Hall’s belief is in the power to change – that though dominant cultural structures aim to manipulate and coerce, that the reader/viewer of the media, has the ultimate power to decode messages and recode them. This in turn potentially allows significant cultural intervention on the part of the viewer/reader, making them producers of their own narratives. So, we see an image, based on our own experience we make sense of it, and that this then gives us the potential power to reinterpret and communicate our own understanding of that message within our own personal context.

Eg and simply put,  A pregnant artist sees a film about the death of a child. She reads it with her unborn child in mind, added to her own experiences as a child, and things she has observed throughout her own life to this point. So, she makes sense of the film. It may have touched her in a way so as to inspire her to tell someone about the story. That communication is her reading of the points that were important to her based on her own experience. If she is an artist, she may go through a process of communicating through her artform. This process is called recoding!

Hall also rejects the condescension of “ordinary folk” as manipulable. He believes that we are all highly literate in this way.. That we have the power to question the things we see and experience.

He uses the Idea also that audiences do not discover meaning, but generate meaning

All of this theory was extremely important in the world of popular culture, as:

1968: the first year of televised war… Vietnam, protest/violence and riots – the media communicating to our living rooms events going on all over the world. So for him to say that we could and should question these representations was really crucial. It was in this year that he took over as Director of the Centre for Contemporary Cultural Studies in Birmingham.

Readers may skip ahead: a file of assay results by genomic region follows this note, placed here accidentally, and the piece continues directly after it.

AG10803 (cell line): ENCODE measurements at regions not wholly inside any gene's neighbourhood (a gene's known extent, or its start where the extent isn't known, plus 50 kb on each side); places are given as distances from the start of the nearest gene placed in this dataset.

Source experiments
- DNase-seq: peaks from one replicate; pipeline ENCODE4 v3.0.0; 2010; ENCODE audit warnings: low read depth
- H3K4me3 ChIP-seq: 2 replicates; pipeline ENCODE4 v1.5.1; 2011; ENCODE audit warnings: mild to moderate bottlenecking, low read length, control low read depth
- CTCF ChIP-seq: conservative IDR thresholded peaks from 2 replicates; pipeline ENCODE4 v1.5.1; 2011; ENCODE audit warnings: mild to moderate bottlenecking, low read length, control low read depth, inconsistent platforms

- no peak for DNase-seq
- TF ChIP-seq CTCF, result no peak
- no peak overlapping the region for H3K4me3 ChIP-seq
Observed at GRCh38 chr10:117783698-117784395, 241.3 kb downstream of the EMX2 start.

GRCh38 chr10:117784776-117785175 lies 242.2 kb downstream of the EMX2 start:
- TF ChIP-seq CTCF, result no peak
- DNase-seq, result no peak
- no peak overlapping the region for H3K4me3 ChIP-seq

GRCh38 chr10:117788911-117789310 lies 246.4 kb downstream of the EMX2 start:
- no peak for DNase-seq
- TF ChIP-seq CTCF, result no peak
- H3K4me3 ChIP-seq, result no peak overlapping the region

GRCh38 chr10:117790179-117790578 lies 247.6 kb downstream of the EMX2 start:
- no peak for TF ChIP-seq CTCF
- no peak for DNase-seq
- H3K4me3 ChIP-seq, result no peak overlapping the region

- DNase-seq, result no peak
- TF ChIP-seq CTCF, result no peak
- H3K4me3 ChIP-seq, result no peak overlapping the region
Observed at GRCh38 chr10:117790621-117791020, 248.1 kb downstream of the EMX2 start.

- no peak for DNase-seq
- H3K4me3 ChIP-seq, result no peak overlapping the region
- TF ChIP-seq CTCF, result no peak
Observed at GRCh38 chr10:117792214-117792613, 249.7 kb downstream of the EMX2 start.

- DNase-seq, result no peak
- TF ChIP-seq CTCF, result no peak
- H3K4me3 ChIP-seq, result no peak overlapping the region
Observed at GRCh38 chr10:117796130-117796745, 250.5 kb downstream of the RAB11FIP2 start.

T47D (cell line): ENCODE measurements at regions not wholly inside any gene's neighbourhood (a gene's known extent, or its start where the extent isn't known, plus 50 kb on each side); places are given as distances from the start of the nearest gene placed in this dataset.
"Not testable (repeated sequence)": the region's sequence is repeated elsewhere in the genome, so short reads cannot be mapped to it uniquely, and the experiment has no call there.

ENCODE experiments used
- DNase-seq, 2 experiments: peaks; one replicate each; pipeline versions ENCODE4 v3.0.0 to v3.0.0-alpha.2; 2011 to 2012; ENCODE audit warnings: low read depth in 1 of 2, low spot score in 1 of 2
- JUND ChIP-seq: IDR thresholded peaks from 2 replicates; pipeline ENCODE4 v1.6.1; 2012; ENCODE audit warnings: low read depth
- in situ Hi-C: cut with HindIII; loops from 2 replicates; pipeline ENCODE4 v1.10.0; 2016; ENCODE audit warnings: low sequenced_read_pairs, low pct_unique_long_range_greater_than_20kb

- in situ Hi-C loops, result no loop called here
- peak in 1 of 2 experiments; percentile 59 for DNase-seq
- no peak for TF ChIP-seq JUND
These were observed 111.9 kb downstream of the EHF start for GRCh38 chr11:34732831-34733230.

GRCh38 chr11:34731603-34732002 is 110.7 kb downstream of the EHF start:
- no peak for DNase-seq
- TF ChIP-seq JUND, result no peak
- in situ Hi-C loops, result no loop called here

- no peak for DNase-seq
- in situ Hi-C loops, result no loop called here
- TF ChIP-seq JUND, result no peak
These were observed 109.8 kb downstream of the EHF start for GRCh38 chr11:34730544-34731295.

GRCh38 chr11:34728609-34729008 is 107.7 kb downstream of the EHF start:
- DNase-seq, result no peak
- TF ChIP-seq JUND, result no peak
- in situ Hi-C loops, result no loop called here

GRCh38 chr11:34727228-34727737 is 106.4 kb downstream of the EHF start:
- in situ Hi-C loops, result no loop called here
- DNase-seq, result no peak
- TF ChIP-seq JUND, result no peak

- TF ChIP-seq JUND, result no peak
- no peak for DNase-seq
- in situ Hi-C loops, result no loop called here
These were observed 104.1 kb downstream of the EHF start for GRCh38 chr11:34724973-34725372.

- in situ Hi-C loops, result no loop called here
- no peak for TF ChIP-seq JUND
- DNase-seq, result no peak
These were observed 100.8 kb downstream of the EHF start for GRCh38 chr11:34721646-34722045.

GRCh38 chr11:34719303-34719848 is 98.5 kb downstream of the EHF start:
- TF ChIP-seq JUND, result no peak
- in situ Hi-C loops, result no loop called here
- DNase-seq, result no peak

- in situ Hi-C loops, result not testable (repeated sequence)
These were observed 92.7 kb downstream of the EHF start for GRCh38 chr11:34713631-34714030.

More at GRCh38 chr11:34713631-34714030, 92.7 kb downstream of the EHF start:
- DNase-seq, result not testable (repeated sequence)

You might say that this is easier said than done. How do we know truth from lie, fact from fiction. Referring back to where we started, if unaware of the reign of Margret Thatcher, one might be forgiven for thinking that we are a united world, mourning the death of a great leader. Not the case! So, where does this leave Hall’s theory? He believes that there are certain representations in the media that lead us to believe that they are reality, not a representation of someone’s reality. In this way, theory, when put in a way that can be readily understood can give power to the individual: The mere thought that the dog on the screen can bark but it cannot bite, allows us to realise that what we see is an interpretation of a fact, not the fact itself. Once understood, we can begin to question that “reality” that we are being presented with in so many different contexts.

The idea that the media-maker “encodes” so presents a thought or idea in a particular way that may be designed to convince us, gives the media maker a great deal of power. For example, party politics is designed to convince us of the particular party’s thought and ideology. We are persuaded! But don’t we all question this from time to time? In the end, Hall has a point, we can “decode” or interpret the information we are being given how we wish. But we must be aware of the context from which it comes… that the conservative party might say one thing in a way as to make themselves look good, the labour party could say the same thing in a different way to make themselves look good!